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Aspects of Fate in Savage Worlds

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  • Titanhoss
    replied
    Originally posted by Falcon4287 View Post
    In Fate, Aspects step in as a way to evoke things in your character that otherwise aren't simple to evoke mechanically. While sometimes they double-dip into things that are covered by other mechanics like Stunts, what they really offer to the game is the ability to put a mechanic to any aspect of a character, regardless of how obscure it is.

    A lot of RP Hindrances work this way in Savage Worlds, but they don't carry any mechanical aspect to them. This, I think, is where you can bring in a lite version of Aspects to SW in a way that feels like Fate, but doesn't override the mechanics of Savage Worlds.
    That's the concept I was talking about.

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  • Falcon4287
    replied
    In Fate, Aspects step in as a way to evoke things in your character that otherwise aren't simple to evoke mechanically. While sometimes they double-dip into things that are covered by other mechanics like Stunts, what they really offer to the game is the ability to put a mechanic to any aspect of a character, regardless of how obscure it is.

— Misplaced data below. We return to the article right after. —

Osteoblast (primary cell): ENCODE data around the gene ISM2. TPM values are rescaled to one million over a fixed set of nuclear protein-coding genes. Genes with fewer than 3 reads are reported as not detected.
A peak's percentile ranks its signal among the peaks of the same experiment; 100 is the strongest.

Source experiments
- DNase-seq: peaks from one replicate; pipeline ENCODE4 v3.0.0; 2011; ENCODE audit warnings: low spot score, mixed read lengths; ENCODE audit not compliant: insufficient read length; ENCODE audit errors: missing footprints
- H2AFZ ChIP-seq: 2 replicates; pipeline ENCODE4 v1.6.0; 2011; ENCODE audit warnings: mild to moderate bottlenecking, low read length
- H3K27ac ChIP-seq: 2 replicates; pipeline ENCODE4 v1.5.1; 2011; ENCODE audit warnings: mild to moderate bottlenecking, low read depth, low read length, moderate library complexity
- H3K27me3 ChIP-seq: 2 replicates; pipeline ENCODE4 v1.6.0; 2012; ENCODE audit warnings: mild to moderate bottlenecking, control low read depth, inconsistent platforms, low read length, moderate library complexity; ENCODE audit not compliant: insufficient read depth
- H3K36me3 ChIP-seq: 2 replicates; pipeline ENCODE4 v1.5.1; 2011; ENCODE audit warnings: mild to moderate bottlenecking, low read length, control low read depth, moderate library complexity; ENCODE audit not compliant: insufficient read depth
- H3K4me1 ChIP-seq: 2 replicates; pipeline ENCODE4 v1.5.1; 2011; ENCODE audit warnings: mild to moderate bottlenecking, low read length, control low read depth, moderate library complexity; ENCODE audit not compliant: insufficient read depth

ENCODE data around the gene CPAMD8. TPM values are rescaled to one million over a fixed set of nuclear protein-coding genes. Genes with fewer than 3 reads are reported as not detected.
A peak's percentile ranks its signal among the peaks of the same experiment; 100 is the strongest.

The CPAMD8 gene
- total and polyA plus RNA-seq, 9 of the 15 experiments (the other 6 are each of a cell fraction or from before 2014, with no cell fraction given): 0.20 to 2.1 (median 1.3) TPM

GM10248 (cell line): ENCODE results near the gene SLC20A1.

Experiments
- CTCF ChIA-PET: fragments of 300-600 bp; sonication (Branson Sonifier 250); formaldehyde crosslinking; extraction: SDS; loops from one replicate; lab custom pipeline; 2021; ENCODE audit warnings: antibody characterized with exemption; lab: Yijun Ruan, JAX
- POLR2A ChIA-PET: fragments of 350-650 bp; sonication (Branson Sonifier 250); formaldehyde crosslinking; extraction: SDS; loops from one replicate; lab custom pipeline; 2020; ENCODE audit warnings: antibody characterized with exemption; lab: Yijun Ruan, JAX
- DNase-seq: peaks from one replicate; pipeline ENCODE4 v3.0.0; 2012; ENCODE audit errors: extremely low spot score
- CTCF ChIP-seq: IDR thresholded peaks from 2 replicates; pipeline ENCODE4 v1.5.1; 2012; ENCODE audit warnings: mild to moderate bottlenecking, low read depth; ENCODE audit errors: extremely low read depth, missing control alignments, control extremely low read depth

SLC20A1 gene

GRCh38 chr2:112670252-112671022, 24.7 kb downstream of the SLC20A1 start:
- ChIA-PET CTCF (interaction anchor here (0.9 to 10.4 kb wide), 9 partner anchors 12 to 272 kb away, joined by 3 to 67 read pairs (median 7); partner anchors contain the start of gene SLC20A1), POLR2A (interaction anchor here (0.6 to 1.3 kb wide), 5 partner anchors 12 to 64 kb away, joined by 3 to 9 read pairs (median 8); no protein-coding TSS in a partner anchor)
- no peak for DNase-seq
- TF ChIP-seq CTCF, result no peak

A lot of RP Hindrances work this way in Savage Worlds, but they don't carry any mechanical aspect to them. This, I think, is where you can bring in a lite version of Aspects to SW in a way that feels like Fate, but doesn't override the mechanics of Savage Worlds.

    I did something similar with D&D 5e. There, I took the Ideals, Flaws, Bonds, and Personality Traits section of the character sheet and made those into Aspects. If a character had an Aspect they wanted to invoke, they could spend a Fate Point and add a d6 to that roll. If I wanted to invoke an Aspect in a negative way, they could either spend a Fate Point to avoid it, or take a Fate Point for doing it. Sometimes, I would just give them the Fate Point if the story moved in a negative way due to their Aspect. If they RPed an Aspect in a way that negatively impacted themselves or the party, they could ask for a Fate Point. And of course, I would distribute Fate Points for normal things like awesome RP, good jokes, really cool scenes (in or out of combat), or doing my GM work for me when I was busy doing something else (often "can you look up that rule for me," but in SW shuffling a deck would certainly count).